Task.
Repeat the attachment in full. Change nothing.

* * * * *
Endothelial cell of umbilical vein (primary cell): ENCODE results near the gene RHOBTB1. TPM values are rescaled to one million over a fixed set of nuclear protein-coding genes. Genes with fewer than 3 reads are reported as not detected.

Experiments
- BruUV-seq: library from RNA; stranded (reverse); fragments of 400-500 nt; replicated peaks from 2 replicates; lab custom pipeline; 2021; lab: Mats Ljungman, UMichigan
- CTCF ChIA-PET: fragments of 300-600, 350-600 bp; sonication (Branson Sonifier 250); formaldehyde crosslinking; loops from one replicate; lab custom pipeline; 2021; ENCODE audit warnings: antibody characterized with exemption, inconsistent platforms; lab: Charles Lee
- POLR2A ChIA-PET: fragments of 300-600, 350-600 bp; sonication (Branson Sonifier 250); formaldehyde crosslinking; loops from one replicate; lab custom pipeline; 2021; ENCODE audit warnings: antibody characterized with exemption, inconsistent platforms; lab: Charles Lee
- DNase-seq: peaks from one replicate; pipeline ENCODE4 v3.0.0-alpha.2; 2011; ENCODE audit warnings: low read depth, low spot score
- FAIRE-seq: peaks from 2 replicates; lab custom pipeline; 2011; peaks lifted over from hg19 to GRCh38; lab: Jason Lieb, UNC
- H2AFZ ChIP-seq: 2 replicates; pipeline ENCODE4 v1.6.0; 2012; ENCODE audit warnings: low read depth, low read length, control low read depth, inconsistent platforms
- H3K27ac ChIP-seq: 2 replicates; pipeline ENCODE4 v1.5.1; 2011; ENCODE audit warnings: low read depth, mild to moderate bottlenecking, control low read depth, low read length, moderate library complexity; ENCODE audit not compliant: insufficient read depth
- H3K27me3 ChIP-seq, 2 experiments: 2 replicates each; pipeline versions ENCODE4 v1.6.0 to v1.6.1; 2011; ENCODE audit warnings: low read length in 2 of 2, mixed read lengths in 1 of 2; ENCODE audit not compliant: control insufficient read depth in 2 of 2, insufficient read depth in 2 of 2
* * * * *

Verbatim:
Endothelial cell of umbilical vein (primary cell): ENCODE results near the gene RHOBTB1. TPM values are rescaled to one million over a fixed set of nuclear protein-coding genes. Genes with fewer than 3 reads are reported as not detected.

Experiments
- BruUV-seq: library from RNA; stranded (reverse); fragments of 400-500 nt; replicated peaks from 2 replicates; lab custom pipeline; 2021; lab: Mats Ljungman, UMichigan
- CTCF ChIA-PET: fragments of 300-600, 350-600 bp; sonication (Branson Sonifier 250); formaldehyde crosslinking; loops from one replicate; lab custom pipeline; 2021; ENCODE audit warnings: antibody characterized with exemption, inconsistent platforms; lab: Charles Lee
- POLR2A ChIA-PET: fragments of 300-600, 350-600 bp; sonication (Branson Sonifier 250); formaldehyde crosslinking; loops from one replicate; lab custom pipeline; 2021; ENCODE audit warnings: antibody characterized with exemption, inconsistent platforms; lab: Charles Lee
- DNase-seq: peaks from one replicate; pipeline ENCODE4 v3.0.0-alpha.2; 2011; ENCODE audit warnings: low read depth, low spot score
- FAIRE-seq: peaks from 2 replicates; lab custom pipeline; 2011; peaks lifted over from hg19 to GRCh38; lab: Jason Lieb, UNC
- H2AFZ ChIP-seq: 2 replicates; pipeline ENCODE4 v1.6.0; 2012; ENCODE audit warnings: low read depth, low read length, control low read depth, inconsistent platforms
- H3K27ac ChIP-seq: 2 replicates; pipeline ENCODE4 v1.5.1; 2011; ENCODE audit warnings: low read depth, mild to moderate bottlenecking, control low read depth, low read length, moderate library complexity; ENCODE audit not compliant: insufficient read depth
- H3K27me3 ChIP-seq, 2 experiments: 2 replicates each; pipeline versions ENCODE4 v1.6.0 to v1.6.1; 2011; ENCODE audit warnings: low read length in 2 of 2, mixed read lengths in 1 of 2; ENCODE audit not compliant: control insufficient read depth in 2 of 2, insufficient read depth in 2 of 2